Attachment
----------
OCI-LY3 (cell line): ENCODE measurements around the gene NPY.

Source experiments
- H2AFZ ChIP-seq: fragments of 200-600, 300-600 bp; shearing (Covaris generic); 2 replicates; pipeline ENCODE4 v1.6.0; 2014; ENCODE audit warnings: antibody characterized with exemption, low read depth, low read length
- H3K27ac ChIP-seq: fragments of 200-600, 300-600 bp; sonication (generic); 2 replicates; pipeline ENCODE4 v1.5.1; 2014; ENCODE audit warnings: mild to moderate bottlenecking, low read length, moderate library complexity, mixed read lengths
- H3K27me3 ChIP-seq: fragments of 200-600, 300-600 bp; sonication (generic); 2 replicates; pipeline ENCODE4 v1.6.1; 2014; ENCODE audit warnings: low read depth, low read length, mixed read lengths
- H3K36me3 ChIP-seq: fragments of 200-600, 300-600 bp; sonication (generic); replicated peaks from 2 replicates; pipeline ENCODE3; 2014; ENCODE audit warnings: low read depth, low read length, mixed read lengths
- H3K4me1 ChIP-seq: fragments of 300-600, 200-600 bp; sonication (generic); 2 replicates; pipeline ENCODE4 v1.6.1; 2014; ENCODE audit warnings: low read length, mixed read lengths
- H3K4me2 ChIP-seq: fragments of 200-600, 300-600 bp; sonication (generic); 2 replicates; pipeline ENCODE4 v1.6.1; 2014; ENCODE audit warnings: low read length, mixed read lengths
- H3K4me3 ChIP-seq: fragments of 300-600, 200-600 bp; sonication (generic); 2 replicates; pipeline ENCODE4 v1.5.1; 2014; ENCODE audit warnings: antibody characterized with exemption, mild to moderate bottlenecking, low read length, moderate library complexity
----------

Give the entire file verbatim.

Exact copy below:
OCI-LY3 (cell line): ENCODE measurements around the gene NPY.

Source experiments
- H2AFZ ChIP-seq: fragments of 200-600, 300-600 bp; shearing (Covaris generic); 2 replicates; pipeline ENCODE4 v1.6.0; 2014; ENCODE audit warnings: antibody characterized with exemption, low read depth, low read length
- H3K27ac ChIP-seq: fragments of 200-600, 300-600 bp; sonication (generic); 2 replicates; pipeline ENCODE4 v1.5.1; 2014; ENCODE audit warnings: mild to moderate bottlenecking, low read length, moderate library complexity, mixed read lengths
- H3K27me3 ChIP-seq: fragments of 200-600, 300-600 bp; sonication (generic); 2 replicates; pipeline ENCODE4 v1.6.1; 2014; ENCODE audit warnings: low read depth, low read length, mixed read lengths
- H3K36me3 ChIP-seq: fragments of 200-600, 300-600 bp; sonication (generic); replicated peaks from 2 replicates; pipeline ENCODE3; 2014; ENCODE audit warnings: low read depth, low read length, mixed read lengths
- H3K4me1 ChIP-seq: fragments of 300-600, 200-600 bp; sonication (generic); 2 replicates; pipeline ENCODE4 v1.6.1; 2014; ENCODE audit warnings: low read length, mixed read lengths
- H3K4me2 ChIP-seq: fragments of 200-600, 300-600 bp; sonication (generic); 2 replicates; pipeline ENCODE4 v1.6.1; 2014; ENCODE audit warnings: low read length, mixed read lengths
- H3K4me3 ChIP-seq: fragments of 300-600, 200-600 bp; sonication (generic); 2 replicates; pipeline ENCODE4 v1.5.1; 2014; ENCODE audit warnings: antibody characterized with exemption, mild to moderate bottlenecking, low read length, moderate library complexity